Increased or aggravated/vitiated Vatta makes Vatta types cold, dry, stiff, nervous, anxious, constipated, arthritic, ungrounded. So the way to counter this is to have a lifestyle that emphasizes calm, and to prepare food for Vattas that is soupy, saucy, warming, moistening, unctuous/oily, and grounding/heavy, with more of the Sweet, Sour and Salty tastes, while still keeping it easy to digest because Vatta, like wet/cold Kapha and unlike hot fiery Pitta, has naturally weak digestive fire/Agni. So moistening warming food does not mean lasagna daily, although a Vatta-Pitta with some good digestive fire will take that on occasion.
The way to keep Agni fired up is to use spices and vegetables and the right amounts of the flavors that suit your dosha, and keep the food balanced between grounding and light, as well as using fresh, natural ingredients and eating in harmony with the seasons. Everyone benefits from spices, because they are pungent and bitter which combine to increase fire and air which is like putting a bellows onto the digestive fire. But use spices that match the dosha; for Vatta you must avoid food that is stimulating, so Vatta likes to be warmed deeply with herbs and spices like oregano, cumin, black pepper in moderation, but not stimulated by chili peppers and sauces. In the case of the sweet taste, all grains, flesh foods, dairy and most vegetables have the natural sweet taste, as do fruits. So we are not talking about refined sugar or ice cream.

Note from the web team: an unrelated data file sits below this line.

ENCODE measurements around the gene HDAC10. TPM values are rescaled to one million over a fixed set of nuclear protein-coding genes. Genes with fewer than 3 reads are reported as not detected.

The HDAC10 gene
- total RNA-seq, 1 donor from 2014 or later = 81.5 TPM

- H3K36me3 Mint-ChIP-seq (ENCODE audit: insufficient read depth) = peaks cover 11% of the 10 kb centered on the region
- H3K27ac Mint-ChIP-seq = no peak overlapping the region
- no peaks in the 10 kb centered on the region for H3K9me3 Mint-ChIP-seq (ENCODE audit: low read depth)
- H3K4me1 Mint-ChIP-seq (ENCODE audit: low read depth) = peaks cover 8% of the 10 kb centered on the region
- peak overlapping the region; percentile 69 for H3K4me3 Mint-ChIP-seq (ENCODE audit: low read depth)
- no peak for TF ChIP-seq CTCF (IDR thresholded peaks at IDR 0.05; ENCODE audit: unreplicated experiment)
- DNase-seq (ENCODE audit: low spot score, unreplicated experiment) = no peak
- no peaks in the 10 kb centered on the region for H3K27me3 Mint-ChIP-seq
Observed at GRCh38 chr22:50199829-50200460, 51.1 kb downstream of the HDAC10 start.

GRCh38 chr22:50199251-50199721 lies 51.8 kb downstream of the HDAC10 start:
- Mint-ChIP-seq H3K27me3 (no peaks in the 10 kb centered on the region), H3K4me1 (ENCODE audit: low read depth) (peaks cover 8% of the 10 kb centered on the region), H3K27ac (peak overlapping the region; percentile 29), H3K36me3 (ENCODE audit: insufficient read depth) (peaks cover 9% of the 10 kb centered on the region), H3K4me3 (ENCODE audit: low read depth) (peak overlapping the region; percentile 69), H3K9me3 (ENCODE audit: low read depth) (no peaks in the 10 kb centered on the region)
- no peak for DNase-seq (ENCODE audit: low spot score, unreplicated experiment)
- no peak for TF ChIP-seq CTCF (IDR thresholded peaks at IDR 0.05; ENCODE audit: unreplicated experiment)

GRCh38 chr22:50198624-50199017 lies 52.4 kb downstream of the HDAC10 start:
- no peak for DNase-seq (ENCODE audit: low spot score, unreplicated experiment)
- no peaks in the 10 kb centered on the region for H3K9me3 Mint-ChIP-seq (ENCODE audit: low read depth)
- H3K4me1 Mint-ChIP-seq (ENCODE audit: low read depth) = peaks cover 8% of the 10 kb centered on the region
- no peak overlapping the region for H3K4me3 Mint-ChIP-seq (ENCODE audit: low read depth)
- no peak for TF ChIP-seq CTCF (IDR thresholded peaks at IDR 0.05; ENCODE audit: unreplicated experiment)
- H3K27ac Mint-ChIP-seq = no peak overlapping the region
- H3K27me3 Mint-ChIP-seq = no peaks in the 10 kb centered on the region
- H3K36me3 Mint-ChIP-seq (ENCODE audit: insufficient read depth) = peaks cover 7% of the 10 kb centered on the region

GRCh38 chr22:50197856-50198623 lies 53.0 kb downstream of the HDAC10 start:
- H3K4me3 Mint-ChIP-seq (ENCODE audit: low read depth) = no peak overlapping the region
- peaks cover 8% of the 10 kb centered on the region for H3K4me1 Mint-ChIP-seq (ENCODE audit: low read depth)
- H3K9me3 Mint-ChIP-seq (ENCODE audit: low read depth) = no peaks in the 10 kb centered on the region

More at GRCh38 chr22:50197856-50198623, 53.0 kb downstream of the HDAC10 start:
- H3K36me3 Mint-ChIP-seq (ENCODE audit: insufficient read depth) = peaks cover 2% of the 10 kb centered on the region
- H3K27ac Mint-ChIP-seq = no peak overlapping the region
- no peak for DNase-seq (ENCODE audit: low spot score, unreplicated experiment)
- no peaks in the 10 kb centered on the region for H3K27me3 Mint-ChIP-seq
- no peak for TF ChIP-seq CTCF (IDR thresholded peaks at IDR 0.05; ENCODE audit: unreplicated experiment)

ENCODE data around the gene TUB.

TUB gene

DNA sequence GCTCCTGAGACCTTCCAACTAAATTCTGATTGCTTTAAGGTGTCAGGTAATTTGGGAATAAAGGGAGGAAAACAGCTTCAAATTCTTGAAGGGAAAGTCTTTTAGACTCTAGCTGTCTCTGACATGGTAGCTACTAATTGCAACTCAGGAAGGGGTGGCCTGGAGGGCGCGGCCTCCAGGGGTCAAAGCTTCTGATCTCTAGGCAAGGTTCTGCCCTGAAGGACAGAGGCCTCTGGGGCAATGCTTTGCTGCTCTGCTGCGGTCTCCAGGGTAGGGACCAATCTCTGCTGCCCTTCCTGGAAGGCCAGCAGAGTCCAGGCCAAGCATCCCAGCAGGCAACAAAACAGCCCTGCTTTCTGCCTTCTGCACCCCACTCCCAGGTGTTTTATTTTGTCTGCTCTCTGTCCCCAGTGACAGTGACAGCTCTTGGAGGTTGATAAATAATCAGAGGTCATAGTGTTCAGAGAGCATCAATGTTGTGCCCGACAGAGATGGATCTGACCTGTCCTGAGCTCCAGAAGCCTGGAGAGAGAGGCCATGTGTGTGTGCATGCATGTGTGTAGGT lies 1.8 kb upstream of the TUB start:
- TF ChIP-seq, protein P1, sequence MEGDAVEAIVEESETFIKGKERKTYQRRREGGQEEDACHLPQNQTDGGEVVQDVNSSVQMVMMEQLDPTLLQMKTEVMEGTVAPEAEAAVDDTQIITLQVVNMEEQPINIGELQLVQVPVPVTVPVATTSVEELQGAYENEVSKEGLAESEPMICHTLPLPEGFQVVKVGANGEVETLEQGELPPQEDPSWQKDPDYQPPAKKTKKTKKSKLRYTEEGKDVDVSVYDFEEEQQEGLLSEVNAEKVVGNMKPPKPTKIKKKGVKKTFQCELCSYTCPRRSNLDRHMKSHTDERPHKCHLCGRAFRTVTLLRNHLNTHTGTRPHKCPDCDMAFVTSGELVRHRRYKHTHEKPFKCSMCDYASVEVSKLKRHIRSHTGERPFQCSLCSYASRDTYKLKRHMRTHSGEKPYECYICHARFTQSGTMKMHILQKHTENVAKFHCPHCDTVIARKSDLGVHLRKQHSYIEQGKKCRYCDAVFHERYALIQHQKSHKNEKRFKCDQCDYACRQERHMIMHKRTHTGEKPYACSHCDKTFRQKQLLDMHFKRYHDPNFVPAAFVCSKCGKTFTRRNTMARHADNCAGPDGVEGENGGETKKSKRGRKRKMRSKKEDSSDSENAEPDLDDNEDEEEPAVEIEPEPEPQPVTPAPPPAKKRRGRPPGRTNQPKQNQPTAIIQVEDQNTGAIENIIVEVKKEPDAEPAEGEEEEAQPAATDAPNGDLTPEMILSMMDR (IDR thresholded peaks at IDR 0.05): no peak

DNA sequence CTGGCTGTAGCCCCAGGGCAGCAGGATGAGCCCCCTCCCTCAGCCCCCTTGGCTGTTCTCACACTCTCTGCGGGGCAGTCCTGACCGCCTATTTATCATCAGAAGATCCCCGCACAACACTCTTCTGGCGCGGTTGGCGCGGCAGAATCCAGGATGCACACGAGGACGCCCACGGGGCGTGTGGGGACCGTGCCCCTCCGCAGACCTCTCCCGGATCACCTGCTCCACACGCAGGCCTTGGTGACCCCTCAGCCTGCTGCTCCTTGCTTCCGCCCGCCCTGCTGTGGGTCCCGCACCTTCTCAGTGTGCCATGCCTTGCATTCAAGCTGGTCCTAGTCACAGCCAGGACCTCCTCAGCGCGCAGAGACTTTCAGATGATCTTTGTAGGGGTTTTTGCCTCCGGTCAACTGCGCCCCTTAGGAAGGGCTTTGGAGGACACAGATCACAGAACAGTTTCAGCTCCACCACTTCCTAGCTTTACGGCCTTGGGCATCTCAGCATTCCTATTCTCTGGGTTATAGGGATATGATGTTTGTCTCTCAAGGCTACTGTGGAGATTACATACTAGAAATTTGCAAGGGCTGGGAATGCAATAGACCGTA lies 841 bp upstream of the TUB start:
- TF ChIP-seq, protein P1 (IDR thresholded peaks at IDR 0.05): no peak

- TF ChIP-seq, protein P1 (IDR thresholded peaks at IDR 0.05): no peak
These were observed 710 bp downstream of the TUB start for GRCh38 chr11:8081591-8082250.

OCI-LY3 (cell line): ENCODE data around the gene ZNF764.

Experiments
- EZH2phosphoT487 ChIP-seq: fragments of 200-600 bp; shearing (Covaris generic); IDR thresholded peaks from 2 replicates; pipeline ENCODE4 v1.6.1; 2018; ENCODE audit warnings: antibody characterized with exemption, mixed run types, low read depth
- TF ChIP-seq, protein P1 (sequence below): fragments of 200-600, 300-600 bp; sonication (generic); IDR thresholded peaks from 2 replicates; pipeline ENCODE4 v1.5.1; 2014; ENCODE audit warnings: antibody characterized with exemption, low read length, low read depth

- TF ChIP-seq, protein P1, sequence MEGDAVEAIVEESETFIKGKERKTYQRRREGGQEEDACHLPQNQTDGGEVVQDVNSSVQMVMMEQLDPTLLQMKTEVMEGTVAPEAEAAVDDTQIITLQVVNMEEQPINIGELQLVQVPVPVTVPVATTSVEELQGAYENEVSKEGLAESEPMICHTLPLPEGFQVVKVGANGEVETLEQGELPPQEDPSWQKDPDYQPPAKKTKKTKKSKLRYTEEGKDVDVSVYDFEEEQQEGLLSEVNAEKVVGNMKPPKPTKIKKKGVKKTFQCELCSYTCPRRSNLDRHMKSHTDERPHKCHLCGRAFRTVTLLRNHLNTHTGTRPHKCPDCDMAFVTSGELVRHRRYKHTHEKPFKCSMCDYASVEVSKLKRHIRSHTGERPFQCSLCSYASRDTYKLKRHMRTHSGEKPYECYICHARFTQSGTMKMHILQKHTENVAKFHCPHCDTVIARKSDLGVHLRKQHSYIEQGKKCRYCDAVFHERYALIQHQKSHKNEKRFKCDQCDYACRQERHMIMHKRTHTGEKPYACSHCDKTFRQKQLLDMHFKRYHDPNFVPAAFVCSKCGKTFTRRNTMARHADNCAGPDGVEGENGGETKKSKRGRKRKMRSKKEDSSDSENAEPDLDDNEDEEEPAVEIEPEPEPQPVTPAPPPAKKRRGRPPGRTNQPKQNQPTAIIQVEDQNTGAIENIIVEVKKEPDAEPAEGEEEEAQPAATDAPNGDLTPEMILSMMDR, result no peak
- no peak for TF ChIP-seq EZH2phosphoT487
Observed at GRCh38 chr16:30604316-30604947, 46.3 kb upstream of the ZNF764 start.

Here is a dish that is quick, easy, and pacifying to Vatta.
Curried Salmon with Pomegranate Molasses and Onion
Pomegranate molasses is my favorite way to introduce sour to cooked dishes. I use it in place of balsamic vinegar or lemon in a lot of dishes, in part because my Vata dosha enjoys the sweet undercurrent to its sour taste, which is also why I prefer Balsamic to other vinegars. Pomegranate molasses is sour, sweet, and astringent. As such, it pacifies both Vatta and Pitta, strongly, and like all sour things stimulates digestive fire. Think: hydrochloric acid. The sour taste is in all pickles, which are digestives. Small amounts of sour, salt, and pungent give a little fire to food and make it digestible. How do you like barbecued meat without something sour, like sauce or pickle? The Japanese serve cold tofu with sweet and sour flavors from sweet rice wine and vinegar. In Lebanon they add Pomegranate molasses to cooked vegetables like string beans or leafy greens, the way Italians add lemon or balsamic vinegar. The best brand is Cortas, available at the middle eastern market or on Amazon
Fish is warming, but fresh water fish less so. Salmon is mild and not too hot, so this is an OK dish for Pittas unless they have an active aggravation. Kaphas do fine with salmon and fish in my opinion.